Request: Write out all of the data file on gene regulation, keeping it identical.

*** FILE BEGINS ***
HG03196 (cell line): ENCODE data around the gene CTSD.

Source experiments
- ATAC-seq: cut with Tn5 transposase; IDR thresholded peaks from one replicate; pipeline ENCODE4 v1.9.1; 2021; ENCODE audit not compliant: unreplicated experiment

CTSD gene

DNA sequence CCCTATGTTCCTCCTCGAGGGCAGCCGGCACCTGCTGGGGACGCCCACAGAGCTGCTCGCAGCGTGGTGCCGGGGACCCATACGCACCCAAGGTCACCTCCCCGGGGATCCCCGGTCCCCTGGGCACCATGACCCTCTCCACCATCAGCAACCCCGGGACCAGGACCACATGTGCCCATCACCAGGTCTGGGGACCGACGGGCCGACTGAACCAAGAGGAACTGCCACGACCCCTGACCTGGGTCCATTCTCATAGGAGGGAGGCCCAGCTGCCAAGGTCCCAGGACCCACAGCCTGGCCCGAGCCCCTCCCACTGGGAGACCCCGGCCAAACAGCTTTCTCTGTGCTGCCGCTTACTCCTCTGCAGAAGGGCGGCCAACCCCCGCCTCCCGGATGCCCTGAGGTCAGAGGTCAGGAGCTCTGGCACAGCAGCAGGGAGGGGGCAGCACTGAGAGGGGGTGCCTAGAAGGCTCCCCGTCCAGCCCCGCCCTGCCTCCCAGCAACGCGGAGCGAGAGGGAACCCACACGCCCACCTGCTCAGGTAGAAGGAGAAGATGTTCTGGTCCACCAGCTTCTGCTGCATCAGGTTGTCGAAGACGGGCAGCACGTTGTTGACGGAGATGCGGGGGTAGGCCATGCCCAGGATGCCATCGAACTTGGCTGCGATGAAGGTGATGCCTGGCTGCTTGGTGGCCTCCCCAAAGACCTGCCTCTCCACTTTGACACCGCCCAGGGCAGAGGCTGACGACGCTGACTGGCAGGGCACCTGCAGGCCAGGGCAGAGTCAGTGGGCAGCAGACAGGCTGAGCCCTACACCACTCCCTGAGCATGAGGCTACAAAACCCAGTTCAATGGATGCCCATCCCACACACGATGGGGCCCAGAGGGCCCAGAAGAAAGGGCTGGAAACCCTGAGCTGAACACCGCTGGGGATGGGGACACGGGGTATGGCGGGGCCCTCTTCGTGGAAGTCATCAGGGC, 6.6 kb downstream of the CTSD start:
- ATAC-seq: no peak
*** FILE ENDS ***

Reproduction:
HG03196 (cell line): ENCODE data around the gene CTSD.

Source experiments
- ATAC-seq: cut with Tn5 transposase; IDR thresholded peaks from one replicate; pipeline ENCODE4 v1.9.1; 2021; ENCODE audit not compliant: unreplicated experiment

CTSD gene

DNA sequence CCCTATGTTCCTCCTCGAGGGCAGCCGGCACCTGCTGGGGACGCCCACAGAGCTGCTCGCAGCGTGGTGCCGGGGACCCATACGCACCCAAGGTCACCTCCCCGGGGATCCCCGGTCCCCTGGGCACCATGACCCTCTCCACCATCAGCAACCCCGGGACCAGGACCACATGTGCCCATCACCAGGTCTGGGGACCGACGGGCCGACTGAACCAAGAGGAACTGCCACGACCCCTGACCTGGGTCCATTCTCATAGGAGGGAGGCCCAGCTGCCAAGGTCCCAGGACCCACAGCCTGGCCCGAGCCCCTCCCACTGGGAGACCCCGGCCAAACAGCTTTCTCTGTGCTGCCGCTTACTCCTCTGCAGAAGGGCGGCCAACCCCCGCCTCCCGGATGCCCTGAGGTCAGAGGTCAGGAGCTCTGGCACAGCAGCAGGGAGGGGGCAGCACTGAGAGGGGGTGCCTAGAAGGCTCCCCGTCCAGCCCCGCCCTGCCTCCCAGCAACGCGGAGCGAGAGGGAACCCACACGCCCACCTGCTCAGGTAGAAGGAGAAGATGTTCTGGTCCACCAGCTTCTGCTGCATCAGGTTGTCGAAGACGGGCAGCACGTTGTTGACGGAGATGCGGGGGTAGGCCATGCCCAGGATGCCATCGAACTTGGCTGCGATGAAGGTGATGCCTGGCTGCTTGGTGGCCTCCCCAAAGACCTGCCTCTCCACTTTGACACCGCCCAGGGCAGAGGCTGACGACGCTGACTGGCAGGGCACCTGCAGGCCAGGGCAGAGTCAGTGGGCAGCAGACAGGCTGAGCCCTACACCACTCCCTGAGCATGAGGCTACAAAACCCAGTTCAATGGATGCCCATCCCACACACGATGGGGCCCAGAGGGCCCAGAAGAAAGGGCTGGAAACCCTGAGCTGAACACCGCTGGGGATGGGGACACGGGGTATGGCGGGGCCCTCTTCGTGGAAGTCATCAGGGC, 6.6 kb downstream of the CTSD start:
- ATAC-seq: no peak